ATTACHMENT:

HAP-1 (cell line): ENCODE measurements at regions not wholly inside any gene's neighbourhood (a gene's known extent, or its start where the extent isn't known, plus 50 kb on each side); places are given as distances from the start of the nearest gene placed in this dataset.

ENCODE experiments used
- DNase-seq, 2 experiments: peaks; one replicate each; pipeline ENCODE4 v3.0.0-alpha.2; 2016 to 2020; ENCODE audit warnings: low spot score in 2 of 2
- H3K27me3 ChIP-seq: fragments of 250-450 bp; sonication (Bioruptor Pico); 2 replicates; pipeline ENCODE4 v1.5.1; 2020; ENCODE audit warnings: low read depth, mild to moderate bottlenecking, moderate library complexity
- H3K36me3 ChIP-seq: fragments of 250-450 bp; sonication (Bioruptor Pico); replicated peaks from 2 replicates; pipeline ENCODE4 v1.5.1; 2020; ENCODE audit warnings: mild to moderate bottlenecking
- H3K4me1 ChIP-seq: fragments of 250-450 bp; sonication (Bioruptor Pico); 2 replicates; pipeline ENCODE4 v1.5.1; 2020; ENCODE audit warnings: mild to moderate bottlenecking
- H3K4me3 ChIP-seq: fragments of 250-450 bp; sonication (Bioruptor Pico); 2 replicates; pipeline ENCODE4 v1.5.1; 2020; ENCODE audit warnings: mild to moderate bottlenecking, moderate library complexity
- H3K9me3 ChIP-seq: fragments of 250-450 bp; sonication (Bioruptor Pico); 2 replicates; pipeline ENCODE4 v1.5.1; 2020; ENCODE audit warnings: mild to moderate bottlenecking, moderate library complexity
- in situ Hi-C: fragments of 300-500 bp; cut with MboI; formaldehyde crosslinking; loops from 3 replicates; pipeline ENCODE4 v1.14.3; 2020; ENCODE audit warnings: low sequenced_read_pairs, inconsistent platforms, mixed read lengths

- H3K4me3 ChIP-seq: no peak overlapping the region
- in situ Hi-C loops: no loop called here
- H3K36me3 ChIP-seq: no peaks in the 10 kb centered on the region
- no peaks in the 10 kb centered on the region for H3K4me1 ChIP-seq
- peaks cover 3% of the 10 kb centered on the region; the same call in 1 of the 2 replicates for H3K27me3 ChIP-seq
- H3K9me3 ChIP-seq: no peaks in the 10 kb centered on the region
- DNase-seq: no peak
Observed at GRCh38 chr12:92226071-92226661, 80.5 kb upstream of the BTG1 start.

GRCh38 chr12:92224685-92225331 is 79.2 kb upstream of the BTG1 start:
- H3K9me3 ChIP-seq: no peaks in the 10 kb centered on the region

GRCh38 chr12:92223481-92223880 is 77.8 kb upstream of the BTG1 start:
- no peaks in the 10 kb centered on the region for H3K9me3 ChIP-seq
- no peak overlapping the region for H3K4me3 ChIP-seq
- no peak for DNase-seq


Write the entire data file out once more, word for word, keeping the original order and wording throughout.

HAP-1 (cell line): ENCODE measurements at regions not wholly inside any gene's neighbourhood (a gene's known extent, or its start where the extent isn't known, plus 50 kb on each side); places are given as distances from the start of the nearest gene placed in this dataset.

ENCODE experiments used
- DNase-seq, 2 experiments: peaks; one replicate each; pipeline ENCODE4 v3.0.0-alpha.2; 2016 to 2020; ENCODE audit warnings: low spot score in 2 of 2
- H3K27me3 ChIP-seq: fragments of 250-450 bp; sonication (Bioruptor Pico); 2 replicates; pipeline ENCODE4 v1.5.1; 2020; ENCODE audit warnings: low read depth, mild to moderate bottlenecking, moderate library complexity
- H3K36me3 ChIP-seq: fragments of 250-450 bp; sonication (Bioruptor Pico); replicated peaks from 2 replicates; pipeline ENCODE4 v1.5.1; 2020; ENCODE audit warnings: mild to moderate bottlenecking
- H3K4me1 ChIP-seq: fragments of 250-450 bp; sonication (Bioruptor Pico); 2 replicates; pipeline ENCODE4 v1.5.1; 2020; ENCODE audit warnings: mild to moderate bottlenecking
- H3K4me3 ChIP-seq: fragments of 250-450 bp; sonication (Bioruptor Pico); 2 replicates; pipeline ENCODE4 v1.5.1; 2020; ENCODE audit warnings: mild to moderate bottlenecking, moderate library complexity
- H3K9me3 ChIP-seq: fragments of 250-450 bp; sonication (Bioruptor Pico); 2 replicates; pipeline ENCODE4 v1.5.1; 2020; ENCODE audit warnings: mild to moderate bottlenecking, moderate library complexity
- in situ Hi-C: fragments of 300-500 bp; cut with MboI; formaldehyde crosslinking; loops from 3 replicates; pipeline ENCODE4 v1.14.3; 2020; ENCODE audit warnings: low sequenced_read_pairs, inconsistent platforms, mixed read lengths

- H3K4me3 ChIP-seq: no peak overlapping the region
- in situ Hi-C loops: no loop called here
- H3K36me3 ChIP-seq: no peaks in the 10 kb centered on the region
- no peaks in the 10 kb centered on the region for H3K4me1 ChIP-seq
- peaks cover 3% of the 10 kb centered on the region; the same call in 1 of the 2 replicates for H3K27me3 ChIP-seq
- H3K9me3 ChIP-seq: no peaks in the 10 kb centered on the region
- DNase-seq: no peak
Observed at GRCh38 chr12:92226071-92226661, 80.5 kb upstream of the BTG1 start.

GRCh38 chr12:92224685-92225331 is 79.2 kb upstream of the BTG1 start:
- H3K9me3 ChIP-seq: no peaks in the 10 kb centered on the region

GRCh38 chr12:92223481-92223880 is 77.8 kb upstream of the BTG1 start:
- no peaks in the 10 kb centered on the region for H3K9me3 ChIP-seq
- no peak overlapping the region for H3K4me3 ChIP-seq
- no peak for DNase-seq